Drivers should be banned from smoking in cars when children are travelling with them, according to a new survey.
The YouGov poll for the UK Faculty of Public Health (FPH) revealed that 74% of the British public supported a ban on anyone smoking in a car with children on board.
Statistics show that each year there are 300,000 doctor appointments and 9500 hospital admissions caused by the effects of smoke on children. It also says that second-hand smoke in a car is 27 times more toxic than in a smoker's home, and 60 times more poisonous than in a non-smoker's home.
The FPH points out how seatbelt legislation has changed attitudes towards safety and says a ban on smoking in cars with children on board could follow along similar lines.
Rachael Jolley, FPH's head of policy, said of the poll: 'It shows that the British want stronger Government action when it comes to issues such as smoking. Personal responsibility is important, but the British public seems to be overwhelmingly of the opinion that state intervention has its part to play, too.'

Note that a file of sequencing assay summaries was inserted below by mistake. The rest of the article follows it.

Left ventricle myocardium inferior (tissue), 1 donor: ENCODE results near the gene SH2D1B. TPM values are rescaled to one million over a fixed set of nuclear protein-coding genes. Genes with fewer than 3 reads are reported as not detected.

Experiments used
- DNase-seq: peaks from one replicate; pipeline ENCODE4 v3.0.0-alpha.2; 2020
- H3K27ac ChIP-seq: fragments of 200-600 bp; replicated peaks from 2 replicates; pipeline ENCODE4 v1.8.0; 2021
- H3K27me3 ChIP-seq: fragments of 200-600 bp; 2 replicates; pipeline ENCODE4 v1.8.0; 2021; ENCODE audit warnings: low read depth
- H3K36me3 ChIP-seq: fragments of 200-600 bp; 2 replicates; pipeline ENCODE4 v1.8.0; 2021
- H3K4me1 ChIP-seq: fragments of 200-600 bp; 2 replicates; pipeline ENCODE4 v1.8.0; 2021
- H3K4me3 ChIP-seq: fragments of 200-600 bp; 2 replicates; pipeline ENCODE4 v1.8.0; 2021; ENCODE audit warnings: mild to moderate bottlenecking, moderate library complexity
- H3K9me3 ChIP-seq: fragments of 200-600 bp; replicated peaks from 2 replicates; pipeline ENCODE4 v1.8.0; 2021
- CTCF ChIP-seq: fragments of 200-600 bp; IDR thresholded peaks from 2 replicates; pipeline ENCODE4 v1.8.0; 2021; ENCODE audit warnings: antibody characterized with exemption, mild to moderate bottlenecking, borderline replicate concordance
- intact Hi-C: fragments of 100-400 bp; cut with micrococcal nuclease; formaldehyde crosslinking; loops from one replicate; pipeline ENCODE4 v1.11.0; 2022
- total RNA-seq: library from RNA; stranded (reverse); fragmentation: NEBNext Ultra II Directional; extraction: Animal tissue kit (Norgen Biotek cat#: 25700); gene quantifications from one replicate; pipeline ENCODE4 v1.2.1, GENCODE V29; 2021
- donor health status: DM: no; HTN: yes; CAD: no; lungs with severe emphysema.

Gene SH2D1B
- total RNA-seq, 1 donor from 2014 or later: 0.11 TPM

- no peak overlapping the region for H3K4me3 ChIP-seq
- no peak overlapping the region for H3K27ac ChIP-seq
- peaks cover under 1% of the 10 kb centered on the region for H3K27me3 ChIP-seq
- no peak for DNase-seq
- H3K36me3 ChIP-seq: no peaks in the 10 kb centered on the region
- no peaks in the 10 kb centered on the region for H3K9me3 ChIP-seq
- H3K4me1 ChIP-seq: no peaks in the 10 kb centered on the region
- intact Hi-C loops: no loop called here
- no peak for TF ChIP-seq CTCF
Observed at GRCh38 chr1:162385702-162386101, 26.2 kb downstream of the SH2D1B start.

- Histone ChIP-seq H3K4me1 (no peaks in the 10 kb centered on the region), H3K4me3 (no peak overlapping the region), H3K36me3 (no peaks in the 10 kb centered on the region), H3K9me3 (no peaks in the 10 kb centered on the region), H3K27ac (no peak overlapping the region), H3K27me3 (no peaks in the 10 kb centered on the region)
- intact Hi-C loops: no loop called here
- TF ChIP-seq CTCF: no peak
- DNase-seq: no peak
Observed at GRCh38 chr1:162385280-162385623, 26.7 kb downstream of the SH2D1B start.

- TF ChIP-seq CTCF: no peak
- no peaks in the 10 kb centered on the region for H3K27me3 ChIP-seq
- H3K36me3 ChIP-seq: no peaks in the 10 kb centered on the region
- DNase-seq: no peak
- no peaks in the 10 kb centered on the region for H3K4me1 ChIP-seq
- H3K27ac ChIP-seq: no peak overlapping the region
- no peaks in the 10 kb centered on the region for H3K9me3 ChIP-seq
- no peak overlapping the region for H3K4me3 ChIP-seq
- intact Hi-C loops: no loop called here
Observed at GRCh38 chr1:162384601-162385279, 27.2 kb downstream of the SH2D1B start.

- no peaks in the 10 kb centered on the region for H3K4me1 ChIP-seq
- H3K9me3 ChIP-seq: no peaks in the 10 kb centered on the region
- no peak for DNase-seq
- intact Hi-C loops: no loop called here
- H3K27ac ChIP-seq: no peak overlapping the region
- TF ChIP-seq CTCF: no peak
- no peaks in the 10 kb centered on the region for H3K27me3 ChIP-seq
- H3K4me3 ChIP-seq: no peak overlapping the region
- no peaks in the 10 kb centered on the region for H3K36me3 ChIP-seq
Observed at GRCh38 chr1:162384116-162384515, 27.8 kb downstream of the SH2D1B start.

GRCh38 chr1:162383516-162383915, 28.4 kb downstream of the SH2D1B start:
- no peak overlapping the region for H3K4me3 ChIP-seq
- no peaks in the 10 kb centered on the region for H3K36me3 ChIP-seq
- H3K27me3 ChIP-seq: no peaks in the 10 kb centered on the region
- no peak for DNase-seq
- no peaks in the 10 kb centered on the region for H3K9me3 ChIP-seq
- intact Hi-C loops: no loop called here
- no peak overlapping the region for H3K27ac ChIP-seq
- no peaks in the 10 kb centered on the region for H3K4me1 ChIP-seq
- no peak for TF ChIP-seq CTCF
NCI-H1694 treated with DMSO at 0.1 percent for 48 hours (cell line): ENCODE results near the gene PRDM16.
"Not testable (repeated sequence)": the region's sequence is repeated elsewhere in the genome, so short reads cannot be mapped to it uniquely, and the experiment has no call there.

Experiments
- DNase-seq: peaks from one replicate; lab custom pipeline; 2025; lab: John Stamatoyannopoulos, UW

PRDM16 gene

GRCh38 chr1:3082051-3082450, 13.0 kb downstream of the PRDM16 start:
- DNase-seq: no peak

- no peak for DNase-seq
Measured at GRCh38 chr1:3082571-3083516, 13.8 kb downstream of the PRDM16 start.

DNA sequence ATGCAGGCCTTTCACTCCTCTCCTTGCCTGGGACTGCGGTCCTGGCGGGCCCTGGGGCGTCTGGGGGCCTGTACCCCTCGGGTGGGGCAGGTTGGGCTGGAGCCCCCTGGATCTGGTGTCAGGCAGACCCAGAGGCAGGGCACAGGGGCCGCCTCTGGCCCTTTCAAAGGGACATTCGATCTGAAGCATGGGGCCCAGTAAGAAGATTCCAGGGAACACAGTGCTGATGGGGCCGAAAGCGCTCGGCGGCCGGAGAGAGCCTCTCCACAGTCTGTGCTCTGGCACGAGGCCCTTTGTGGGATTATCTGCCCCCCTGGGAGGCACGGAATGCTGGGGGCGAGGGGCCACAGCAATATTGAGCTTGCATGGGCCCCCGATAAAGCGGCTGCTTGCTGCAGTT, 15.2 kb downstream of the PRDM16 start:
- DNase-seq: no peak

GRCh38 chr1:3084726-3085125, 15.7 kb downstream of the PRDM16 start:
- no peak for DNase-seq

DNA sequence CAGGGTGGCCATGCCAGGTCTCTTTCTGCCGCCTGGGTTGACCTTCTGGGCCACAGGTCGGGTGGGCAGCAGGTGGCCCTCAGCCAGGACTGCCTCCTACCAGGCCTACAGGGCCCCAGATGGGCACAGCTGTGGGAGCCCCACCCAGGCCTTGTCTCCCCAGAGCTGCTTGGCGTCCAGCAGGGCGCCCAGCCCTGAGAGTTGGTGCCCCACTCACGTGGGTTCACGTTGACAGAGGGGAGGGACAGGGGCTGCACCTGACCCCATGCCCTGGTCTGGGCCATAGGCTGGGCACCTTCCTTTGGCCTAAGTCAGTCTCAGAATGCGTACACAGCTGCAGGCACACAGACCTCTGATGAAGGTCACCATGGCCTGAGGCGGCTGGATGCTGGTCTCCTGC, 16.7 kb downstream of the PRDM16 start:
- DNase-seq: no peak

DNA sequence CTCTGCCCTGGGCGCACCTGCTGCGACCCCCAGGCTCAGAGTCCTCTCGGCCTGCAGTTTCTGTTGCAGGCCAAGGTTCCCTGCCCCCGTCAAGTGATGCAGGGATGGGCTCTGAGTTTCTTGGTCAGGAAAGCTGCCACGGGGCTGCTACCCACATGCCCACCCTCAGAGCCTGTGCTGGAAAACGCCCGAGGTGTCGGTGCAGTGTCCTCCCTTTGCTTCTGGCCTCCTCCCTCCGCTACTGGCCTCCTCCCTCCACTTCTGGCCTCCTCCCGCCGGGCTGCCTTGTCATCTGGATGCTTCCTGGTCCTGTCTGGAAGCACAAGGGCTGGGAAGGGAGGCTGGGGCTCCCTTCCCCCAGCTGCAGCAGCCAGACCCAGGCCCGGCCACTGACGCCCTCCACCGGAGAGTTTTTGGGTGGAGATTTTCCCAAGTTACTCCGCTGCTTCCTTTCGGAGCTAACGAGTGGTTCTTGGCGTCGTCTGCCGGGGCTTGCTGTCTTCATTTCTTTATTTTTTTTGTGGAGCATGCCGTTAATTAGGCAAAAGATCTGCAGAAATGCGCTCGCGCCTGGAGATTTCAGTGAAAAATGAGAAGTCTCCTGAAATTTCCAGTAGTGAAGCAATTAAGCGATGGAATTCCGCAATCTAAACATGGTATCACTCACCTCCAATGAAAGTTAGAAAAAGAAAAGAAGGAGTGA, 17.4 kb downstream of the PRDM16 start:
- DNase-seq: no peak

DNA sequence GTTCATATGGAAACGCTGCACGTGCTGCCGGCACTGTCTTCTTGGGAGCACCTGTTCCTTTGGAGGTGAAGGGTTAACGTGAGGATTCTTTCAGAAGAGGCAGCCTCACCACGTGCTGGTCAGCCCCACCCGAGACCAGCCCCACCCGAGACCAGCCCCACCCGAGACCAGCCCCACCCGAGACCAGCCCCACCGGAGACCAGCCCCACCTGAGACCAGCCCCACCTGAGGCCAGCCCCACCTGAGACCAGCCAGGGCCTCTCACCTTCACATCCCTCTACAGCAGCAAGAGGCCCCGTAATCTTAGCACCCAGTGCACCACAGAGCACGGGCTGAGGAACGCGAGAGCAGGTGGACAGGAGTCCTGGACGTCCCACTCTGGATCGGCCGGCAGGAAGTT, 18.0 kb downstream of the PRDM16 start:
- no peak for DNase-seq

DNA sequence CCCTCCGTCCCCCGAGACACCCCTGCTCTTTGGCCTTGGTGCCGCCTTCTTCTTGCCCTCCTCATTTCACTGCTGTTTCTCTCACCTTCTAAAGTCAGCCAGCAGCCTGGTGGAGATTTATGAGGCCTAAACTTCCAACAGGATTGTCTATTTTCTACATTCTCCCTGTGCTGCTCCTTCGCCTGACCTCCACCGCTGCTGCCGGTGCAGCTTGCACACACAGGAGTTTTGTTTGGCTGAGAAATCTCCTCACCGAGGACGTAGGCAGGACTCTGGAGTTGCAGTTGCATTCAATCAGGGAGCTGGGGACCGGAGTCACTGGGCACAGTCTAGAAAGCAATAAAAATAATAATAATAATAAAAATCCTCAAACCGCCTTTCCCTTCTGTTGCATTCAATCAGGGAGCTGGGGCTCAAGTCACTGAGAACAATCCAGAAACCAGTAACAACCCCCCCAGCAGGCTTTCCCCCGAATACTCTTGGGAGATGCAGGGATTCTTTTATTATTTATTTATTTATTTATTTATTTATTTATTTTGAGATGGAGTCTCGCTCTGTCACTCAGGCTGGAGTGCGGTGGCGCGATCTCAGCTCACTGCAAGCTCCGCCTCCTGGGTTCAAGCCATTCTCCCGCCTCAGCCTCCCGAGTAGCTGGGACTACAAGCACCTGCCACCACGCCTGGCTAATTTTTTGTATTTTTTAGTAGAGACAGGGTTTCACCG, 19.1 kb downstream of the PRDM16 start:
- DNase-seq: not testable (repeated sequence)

The FPH's findings follow last week's controversial remarks from Professor Steve Field, chairman of the Royal College of General Practitioners, who said that parents who smoked in front of their young children were 'committing a form of child abuse'.
The poll also found that 49% of respondents wanted to reduce speed limits from 30mph to 20mph in built-up areas.